Legally, Morally, and Ethically Wrong
Criminal Justice 2221
September 8, 2009
Police corruption is legally, morally, and ethically wrong. The art of corruption has existed from the beginning of policing to the present day. Investigations have uncovered several acts of dishonesty and crime ranging from petty theft to murder. To help combat corruption the government creates commissions such as the Knapp and Wickersham Commission to investigate allegations of corruption. If acts of corruption are found and substantiated the commission takes criminal action against the law enforcement officer. As ...view middle of the document...
The officer may continue the negative pattern by committing crimes until he or she graduates to more serious acts of corruption. Such crimes may include acts of violence, ranging from armed robbery and strong-arm extortion of criminal suspects to contract murder for hire, but the more common forms involve bribery and theft of contraband for private sale (Newton, 2007).
There are two general forms of corruption: external and internal. External corruption occurs when an outside agency or person pays an officer to overlook or perform illegal acts themselves. The Mafia is probably the best known organized crime faction. Investigations have shown the Mafia paid officers, politicians, judges, and numerous other agencies to elude conviction. Internal corruption happens when an officers acts on his or her own accord to commit crimes or illegal acts themselves. A classic example of corruption involves the bribery of an officer in order to secure the exemption from punishment. There is a broad range of corruption ranging from petty brides to organized crime paying millions of dollars to protect their gambling, prostitution, and drug networks. William Ernest and Richard Ford are prime examples of internal corruption. These officers were willing to go out and seek illegal activities and served as hired assassins in Los Angeles (Newton, 2007).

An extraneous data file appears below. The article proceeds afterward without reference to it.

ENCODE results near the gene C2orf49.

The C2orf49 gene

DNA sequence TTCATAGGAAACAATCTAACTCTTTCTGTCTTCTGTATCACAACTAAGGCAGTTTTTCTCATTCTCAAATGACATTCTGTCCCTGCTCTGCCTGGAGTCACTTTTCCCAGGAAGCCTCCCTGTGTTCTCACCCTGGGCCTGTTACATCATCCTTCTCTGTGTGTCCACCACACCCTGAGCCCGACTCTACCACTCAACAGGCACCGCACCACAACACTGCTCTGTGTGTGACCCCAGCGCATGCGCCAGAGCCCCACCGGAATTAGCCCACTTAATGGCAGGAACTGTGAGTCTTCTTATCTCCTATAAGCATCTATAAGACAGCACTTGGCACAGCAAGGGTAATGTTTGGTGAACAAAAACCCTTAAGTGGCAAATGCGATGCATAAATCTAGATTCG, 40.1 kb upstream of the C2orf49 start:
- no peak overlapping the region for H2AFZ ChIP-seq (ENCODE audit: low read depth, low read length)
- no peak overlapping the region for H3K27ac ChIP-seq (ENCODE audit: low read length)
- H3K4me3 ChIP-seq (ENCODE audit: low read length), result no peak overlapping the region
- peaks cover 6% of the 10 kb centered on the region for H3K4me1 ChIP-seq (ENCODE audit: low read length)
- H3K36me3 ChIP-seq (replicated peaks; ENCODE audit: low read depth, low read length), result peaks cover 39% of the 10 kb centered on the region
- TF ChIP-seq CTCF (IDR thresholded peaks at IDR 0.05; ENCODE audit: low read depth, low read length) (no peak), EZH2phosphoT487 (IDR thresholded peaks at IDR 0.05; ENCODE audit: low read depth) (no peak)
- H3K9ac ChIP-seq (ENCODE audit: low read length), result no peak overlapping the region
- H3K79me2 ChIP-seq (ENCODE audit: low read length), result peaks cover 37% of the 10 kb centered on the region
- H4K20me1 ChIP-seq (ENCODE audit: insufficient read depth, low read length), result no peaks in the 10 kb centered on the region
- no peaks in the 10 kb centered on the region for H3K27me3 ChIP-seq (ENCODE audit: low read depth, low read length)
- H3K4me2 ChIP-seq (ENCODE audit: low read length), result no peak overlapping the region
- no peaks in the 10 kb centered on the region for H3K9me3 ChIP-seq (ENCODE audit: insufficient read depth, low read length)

What is the Corruption Continuum?
The Corruption Continuum is used to illustrate the transition from good cop to bad cop. Once an officer makes the decision to accept gratuities and or gifts it puts them on the “slippery slope” of corruption. If an officer chooses to compromise his or her integrity, it is near impossible for the officer to regain their honor. Many scholars and practitioners become argumentative when the topic of whether or not to accept gratuities is acceptable. Corruption begins with the lowering of one’s ethical standards. This form of dishonesty usually starts with a harmless act such as accepting a free cup of coffee. This act is inconsequential however; it presents the opportunity for a snowball type effect which may lead to the accepting of gratuities on a larger scale. Officers that have committed corrupt acts perceive themselves as above the law or the feeling that they cannot be convicted or punished for their crimes.
Is There a Code of Silence?
Law enforcement officers face many adverse situations as well as difficult scenarios. When these types of activities continually happen, officers naturally build a bond and deeply trust to one another. This will happen naturally when the same people spend considerable amounts of time together and share the same duties and responsibilities such as law enforcement. This phenomenon happens within every policing organization. Law enforcement officers allow corruption to thrive due to their own code of silence, also known as the “Blue Wall”. Good officers who allow this code to continue often jeopardize their careers in order to not break the...